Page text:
Computing $x_+ - x$ where $x_+$ is the rounded binary number of $x$

This question stems directly from Converting $\frac{2}{7}$ to a binary number in a $32$ bit computer

I want to check if $x_+$ (increase the value of the last bit by one unit and discard all the bits after the last bit) is closer to $x$ than $x_-$ (discard all bits after the last bit).

$x = (0.\underbrace{100100100100100100100100}_{24 \text{ bits}}10\overline{010} )_{2} \times 2^{-1}$

$x_{-} = 0.\underbrace{100100100100100100100100}_{24 \text{ bits}} \times 2^{-1}$

$x_+ = \left ((0.\underbrace{10010010010010010010010}_{23\text{ bits}}\mathbf{0})_{2} + 2^{-24} \right )\times 2^{-1} = (0.100100100100100100100101)_{2} \times 2^{-1}$

$$x-x_{-} = 0.\underbrace{0 \cdots 0 }_{24 \text{ zeros}}10\overline{010} \times 2^{-1} = 0.10\overline{010} \times 2^{-25} = \frac{2}{7} \times 2^{-25}$$

$$x_+ - x = 0.\underbrace{1}_{24\text{ th bit in }x_+}00\overline{0} \times 2^{-24} - 0.10010010\overline{010}\times 2^{-24} = 0.1101\overline{101}\times 2^{-25}$$

I don't think I did the $x_+ - x$ calculuation correctly because if I "borrow" from the the 24th bit in $x_+$, then that $24$th bit becomes a $0$. Then how we subtract that $24$th bit in $x_+$ from the $24$th bit in $x$?

• $0.1101\overline{101}_2^{\,} = 0.1\overline{101}_2^{\,} = \dfrac12+\dfrac12\times \dfrac{4+1}{4+2+1} = \dfrac67 > \dfrac27$ – Henry Sep 6 '17 at 12:48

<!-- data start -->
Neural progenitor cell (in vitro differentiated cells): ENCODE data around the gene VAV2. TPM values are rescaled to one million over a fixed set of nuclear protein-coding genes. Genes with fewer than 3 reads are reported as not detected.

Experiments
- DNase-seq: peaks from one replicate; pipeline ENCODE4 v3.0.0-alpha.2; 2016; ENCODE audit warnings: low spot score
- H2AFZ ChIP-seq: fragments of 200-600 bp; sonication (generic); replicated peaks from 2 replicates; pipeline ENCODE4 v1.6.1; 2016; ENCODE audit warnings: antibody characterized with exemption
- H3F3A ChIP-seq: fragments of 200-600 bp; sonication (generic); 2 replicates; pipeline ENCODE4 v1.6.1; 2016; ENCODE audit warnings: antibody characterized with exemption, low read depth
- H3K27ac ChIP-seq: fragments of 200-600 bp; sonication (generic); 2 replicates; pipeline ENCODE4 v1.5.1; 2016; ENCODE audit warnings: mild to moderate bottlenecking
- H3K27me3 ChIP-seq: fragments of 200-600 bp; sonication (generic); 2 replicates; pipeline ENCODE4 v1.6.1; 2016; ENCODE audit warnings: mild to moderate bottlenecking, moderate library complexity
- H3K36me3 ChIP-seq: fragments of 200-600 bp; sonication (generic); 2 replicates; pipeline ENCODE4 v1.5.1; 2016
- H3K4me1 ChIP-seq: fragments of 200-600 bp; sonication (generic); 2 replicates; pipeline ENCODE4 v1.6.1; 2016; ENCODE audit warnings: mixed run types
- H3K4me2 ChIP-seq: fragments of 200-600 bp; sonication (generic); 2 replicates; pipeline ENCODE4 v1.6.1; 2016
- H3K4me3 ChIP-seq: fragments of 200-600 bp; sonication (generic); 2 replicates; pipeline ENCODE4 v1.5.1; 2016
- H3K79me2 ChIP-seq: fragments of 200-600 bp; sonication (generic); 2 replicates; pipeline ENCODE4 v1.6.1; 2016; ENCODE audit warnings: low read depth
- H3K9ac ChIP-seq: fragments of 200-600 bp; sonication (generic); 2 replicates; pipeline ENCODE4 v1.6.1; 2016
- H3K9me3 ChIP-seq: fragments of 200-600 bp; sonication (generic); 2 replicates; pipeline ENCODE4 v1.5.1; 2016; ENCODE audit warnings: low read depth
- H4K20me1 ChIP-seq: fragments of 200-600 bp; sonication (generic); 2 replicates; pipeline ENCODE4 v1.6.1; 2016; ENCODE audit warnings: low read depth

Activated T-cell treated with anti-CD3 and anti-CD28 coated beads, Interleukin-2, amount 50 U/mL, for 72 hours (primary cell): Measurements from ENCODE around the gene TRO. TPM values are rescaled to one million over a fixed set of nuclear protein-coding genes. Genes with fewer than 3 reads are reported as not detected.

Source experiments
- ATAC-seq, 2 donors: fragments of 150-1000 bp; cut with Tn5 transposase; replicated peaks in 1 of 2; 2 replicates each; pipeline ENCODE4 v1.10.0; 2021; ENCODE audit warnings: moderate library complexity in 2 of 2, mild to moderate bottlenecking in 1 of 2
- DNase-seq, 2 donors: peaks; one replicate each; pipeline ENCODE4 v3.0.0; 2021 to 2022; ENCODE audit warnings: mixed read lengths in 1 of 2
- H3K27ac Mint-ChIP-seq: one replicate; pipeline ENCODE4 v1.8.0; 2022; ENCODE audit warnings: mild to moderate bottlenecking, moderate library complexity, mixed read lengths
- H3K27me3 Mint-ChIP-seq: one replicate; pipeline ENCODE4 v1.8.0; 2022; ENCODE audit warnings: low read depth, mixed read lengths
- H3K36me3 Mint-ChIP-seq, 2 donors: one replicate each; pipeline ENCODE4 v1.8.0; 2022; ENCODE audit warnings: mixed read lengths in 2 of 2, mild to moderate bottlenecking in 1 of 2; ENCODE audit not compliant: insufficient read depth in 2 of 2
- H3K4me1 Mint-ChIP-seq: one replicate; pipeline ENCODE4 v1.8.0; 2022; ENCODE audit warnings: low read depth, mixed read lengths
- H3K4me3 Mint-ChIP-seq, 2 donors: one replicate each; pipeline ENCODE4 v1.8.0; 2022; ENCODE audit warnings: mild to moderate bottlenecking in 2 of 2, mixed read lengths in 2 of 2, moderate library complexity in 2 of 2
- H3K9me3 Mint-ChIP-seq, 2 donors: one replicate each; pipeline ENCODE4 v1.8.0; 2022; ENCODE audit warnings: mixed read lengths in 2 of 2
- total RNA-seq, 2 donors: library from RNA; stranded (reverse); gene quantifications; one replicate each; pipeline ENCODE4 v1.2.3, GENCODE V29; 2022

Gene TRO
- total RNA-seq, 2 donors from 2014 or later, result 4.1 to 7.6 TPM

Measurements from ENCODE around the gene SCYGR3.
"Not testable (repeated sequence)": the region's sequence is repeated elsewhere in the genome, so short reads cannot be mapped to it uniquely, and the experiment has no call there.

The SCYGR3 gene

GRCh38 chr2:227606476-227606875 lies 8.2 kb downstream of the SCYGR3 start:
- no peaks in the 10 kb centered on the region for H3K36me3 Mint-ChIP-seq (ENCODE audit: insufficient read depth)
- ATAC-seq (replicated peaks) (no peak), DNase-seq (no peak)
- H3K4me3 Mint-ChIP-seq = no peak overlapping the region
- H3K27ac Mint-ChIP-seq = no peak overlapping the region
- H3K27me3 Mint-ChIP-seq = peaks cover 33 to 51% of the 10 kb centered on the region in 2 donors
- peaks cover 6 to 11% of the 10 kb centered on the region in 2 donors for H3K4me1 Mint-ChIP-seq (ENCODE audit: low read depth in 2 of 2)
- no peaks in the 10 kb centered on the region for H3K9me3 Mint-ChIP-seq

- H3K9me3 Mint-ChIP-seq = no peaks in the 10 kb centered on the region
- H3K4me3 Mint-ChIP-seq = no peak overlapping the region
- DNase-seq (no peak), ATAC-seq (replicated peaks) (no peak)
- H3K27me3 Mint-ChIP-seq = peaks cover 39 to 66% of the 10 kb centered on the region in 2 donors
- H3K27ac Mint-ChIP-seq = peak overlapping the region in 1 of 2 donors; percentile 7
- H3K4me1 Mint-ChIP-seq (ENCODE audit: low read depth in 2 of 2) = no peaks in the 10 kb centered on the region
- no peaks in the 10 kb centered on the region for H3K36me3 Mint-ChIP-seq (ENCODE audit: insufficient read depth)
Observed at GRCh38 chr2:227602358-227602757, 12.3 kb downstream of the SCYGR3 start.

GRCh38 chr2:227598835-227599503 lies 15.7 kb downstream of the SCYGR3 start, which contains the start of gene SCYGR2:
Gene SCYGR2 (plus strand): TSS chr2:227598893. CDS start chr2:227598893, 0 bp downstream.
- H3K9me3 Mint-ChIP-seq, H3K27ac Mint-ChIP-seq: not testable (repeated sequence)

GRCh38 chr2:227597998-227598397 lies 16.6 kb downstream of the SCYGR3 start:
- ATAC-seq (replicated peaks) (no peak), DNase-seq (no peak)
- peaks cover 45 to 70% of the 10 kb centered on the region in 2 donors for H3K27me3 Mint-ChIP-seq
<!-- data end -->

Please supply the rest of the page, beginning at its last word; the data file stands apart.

• @Henry I just made an edit right as you commented. I think I made an error in the calculation of $x_+ - x$. Could you look at that ? – Kazi Sep 6 '17 at 12:49

For one thing, $$0.10\overline{010}_2 = 0.\overline{100}_2 = 100_2 \times 0.\overline{001}_2 = \frac 47.$$ Therefore the correct value of $x - x_-$ is $$x - x_- = \frac 47 \times 2^{-25}.$$
For another thing, the discarded bits should consistently have the same value, $0.10\overline{010} \times 2^{-25} = 0.\overline{100} \times 2^{-25},$ both when computing $x - x_-$ and when computing $x_+ - x.$ You have written $0.10\overline{010} \times 2^{-25}$ in one place and $0.10\overline{010} \times 2^{-\mathbf{24}}$ in the other. The correct value of $x_+ - x$ is $$x_+ - x = 1 \times 2^{-25} - 0.\overline{100} \times 2^{-25} = 0.\overline{011} \times 2^{-25} = \frac 37 \times 2^{-25}.$$
Checking, $$x_+ - x_- = (x_+ - x) + (x - x_-) = \frac 47 \times 2^{-25} + \frac 37 \times 2^{-25} = 2^{-25} = 2^{-24} \times 2^{-1},$$ which is precisely the value of the least significant bit of the IEEE single-precision approximation of $\frac27,$ namely the bit you set to $1$ in $x_+$ and to $0$ in $x_-.$